Thursday, November 11, 2010

St. Benedict Questions

1. In the prologue, St. Benedict uses the metaphor of a knight fighting for a king and calls upon monks to "take up the strong, bright weapons of obedience." What practices or behaviors do you think he would be referring to, and in what way are they weapons?
2. St. Benedict refers to the need to "open our eyes to the deifying light". What do you think he means here?
3. In several places mention is made of dashing ones thoughts against Christ. What is this, and how would one do it?
4. What is Benedict's justification for some degree of strictness or severity in his Rule?
5. Describe the four kinds of monks, and explain the hierarchy that Benedict places them in and why. What makes cenobites the "strongest" kind?
6. What reasons does St. Benedict give for requiring such stout and upright character of any man who would be abbot? Which of these reasons or character traits would you also want to find in other types of leaders (political, athletic, military, etc.)?
7. Explain the three-fold approach of "Reprove, entreat, rebuke." Why should the abbot avail himself of such a strategy?
8. Why does Benedict suggest the Abbot call upon the other monks for input in making decisions?
9. Which of the instruments of Good Works (ch. 4) do you think are most common in our culture? and which are most lacking? Give examples of each and explain why you think they are so common / rare.
10. Why is obedience alone not enough? What must it be coupled with to be found pleasing to God?
11. What harm is there in idle chat or humorous conversation that silence is to be preferred? Has our culture lost sight of the value of slience? Either way, give examples, and explain if we are better or worse for it.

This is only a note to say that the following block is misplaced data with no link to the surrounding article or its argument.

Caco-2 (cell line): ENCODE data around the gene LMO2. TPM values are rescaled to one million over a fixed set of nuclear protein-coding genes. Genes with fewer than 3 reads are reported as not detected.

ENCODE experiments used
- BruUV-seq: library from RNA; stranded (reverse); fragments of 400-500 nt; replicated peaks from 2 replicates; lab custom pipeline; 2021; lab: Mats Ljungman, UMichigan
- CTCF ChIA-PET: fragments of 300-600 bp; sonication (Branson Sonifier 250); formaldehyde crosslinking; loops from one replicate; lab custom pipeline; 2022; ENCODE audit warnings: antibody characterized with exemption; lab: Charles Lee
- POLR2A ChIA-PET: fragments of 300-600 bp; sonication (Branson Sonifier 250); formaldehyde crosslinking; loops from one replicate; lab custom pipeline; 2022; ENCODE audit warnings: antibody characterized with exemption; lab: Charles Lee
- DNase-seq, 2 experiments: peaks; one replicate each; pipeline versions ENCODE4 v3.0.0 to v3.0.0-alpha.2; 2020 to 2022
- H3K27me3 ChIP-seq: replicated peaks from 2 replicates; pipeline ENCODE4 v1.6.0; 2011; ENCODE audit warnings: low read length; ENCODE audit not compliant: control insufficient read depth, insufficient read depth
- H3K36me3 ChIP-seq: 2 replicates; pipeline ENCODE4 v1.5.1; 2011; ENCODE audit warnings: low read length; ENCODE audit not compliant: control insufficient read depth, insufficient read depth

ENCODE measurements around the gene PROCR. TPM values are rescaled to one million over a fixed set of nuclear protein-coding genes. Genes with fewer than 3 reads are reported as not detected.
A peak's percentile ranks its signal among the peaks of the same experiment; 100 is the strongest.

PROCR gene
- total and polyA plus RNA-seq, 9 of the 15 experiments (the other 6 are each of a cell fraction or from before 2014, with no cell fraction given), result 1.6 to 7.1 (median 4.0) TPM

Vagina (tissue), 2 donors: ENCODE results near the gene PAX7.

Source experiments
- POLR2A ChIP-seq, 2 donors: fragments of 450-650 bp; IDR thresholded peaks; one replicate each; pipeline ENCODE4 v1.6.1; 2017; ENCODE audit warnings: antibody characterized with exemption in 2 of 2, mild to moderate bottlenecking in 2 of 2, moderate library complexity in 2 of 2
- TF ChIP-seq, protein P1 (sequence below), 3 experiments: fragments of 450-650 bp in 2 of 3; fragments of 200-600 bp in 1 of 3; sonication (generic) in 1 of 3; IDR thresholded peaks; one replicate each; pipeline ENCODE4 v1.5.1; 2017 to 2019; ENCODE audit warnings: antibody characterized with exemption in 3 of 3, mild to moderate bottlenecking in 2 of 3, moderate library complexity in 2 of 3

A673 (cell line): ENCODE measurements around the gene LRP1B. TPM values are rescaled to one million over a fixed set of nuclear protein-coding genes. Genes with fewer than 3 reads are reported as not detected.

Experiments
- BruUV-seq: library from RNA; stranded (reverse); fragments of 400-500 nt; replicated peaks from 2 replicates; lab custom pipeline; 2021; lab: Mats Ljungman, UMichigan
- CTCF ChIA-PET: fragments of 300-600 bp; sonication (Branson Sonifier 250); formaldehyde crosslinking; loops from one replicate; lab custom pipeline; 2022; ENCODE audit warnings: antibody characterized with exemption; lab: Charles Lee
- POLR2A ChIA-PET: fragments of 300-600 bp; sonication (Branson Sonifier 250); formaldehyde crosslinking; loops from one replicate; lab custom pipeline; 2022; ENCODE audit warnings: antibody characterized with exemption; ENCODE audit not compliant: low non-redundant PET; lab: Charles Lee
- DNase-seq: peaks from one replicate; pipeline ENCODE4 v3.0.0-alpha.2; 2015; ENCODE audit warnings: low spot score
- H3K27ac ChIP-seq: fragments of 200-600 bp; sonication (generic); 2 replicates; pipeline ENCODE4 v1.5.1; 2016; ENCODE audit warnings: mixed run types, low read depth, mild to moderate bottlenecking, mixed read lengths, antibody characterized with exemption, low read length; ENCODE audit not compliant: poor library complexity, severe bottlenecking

12. Briefly summarize Benedict's "12 Step Program" toward humility? Why is humility so valuable in the monastery? To what extent whould it be beneficial outside the monastery?

Tuesday, November 9, 2010

Service Hour Reminder

Students, please remember that the deadline for the completion and submission of your five service hours is only a few weeks away. The form can be found on the school website at
and will also be uploaded to school weblockers.

Same Story....Different Day

Hey scholars,
we'll have questions in the AM...sorry to keep you waiting with baited breath. I know you were so looking forward to them.

Wednesday, November 3, 2010

St. Patrick Questions, pt. I

1. Why does St. Patrick immediately begin by addressing himself as “a sinner, unlearned, the lowliest of men”? Why does he put forth such a low opinion of himself?

2. With a deacon for a father and a priest for a grandfather, why do you think Patrick did not embrace the faith of his family as a young boy? Is this a common trend among young people (to be lukewarm about faith)? If so, why? And is that a bad thing?

3. St. Patrick turns to prayer in the midst of his captivity. Do you think that, generally speaking, it takes a crisis or catastrophe to bring people to the point of developing their spiritual life? Explain.

4. Why was the captain and ship’s crew reluctant to take St. Patrick on board? What do you think the meaning is of their strange custom of “making friends”?

5. After the ship lands Patrick and the crew travel by land for weeks. What biblical story do you find echoing through his account of this event? Provide as correlations and explanations as you can.

6. When he was about your age St. Patrick committed some unnamed sin that came back to haunt him as an adult. Do you think it just that a sin of one’s youth could have such lasting effects?

7. One does not typically think of St. Patrick as a mystic, and yet we read that he was prone to visions throughout his life. What role do these visions play in his life and ministry? How (and why) does our contemporary culture respond to such claims of mystical visions?